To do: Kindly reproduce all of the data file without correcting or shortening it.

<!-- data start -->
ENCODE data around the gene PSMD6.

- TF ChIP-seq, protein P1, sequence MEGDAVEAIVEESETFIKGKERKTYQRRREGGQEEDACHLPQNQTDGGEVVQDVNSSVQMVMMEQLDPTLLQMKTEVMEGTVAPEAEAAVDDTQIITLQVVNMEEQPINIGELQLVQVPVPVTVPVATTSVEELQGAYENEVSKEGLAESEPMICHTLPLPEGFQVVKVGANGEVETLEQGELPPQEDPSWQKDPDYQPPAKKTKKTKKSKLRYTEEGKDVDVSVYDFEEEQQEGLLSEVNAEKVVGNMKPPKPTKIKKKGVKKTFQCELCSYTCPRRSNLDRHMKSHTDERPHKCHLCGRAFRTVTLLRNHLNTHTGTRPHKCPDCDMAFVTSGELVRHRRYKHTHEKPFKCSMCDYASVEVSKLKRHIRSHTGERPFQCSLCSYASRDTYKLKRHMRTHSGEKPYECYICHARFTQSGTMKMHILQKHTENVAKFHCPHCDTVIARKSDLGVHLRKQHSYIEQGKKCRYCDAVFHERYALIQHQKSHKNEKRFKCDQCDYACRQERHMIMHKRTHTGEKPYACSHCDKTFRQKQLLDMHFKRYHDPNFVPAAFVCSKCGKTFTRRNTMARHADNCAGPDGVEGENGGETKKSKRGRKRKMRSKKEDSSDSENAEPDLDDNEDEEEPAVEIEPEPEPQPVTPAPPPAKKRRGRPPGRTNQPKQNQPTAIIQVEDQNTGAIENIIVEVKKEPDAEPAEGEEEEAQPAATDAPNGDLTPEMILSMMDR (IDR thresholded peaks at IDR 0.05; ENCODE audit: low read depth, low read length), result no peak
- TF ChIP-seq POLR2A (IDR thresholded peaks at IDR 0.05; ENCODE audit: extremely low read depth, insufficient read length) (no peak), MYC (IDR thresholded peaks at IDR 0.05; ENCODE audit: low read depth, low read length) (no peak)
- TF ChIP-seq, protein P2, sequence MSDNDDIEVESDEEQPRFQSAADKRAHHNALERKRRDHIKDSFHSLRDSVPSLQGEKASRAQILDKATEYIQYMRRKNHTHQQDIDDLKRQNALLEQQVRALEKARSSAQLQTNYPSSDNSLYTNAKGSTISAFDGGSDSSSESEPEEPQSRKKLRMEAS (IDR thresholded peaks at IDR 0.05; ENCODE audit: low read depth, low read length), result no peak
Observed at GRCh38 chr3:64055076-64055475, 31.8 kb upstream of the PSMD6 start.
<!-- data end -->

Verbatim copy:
ENCODE data around the gene PSMD6.

- TF ChIP-seq, protein P1, sequence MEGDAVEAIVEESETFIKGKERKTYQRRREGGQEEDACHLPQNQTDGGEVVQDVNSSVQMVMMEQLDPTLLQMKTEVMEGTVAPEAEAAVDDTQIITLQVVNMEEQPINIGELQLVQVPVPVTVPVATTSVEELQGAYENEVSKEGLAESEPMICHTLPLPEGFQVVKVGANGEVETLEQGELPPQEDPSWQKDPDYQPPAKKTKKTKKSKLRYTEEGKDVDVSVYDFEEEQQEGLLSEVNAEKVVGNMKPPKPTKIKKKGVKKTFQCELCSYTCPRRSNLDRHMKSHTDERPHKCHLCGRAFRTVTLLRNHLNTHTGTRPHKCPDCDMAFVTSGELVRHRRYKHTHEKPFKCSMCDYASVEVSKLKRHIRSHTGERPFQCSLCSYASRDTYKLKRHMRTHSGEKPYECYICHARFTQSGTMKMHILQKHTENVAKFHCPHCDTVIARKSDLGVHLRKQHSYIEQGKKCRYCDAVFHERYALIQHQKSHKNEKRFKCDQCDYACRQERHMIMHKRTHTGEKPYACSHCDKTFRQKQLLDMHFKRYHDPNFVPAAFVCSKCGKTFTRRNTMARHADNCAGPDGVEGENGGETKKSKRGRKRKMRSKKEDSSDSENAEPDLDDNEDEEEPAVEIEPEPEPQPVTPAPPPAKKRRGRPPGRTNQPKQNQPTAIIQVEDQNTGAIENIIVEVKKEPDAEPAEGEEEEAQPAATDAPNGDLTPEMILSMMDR (IDR thresholded peaks at IDR 0.05; ENCODE audit: low read depth, low read length), result no peak
- TF ChIP-seq POLR2A (IDR thresholded peaks at IDR 0.05; ENCODE audit: extremely low read depth, insufficient read length) (no peak), MYC (IDR thresholded peaks at IDR 0.05; ENCODE audit: low read depth, low read length) (no peak)
- TF ChIP-seq, protein P2, sequence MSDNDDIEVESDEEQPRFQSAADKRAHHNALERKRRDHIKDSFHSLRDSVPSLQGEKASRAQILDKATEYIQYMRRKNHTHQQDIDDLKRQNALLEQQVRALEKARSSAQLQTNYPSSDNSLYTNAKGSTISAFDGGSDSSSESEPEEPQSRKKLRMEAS (IDR thresholded peaks at IDR 0.05; ENCODE audit: low read depth, low read length), result no peak
Observed at GRCh38 chr3:64055076-64055475, 31.8 kb upstream of the PSMD6 start.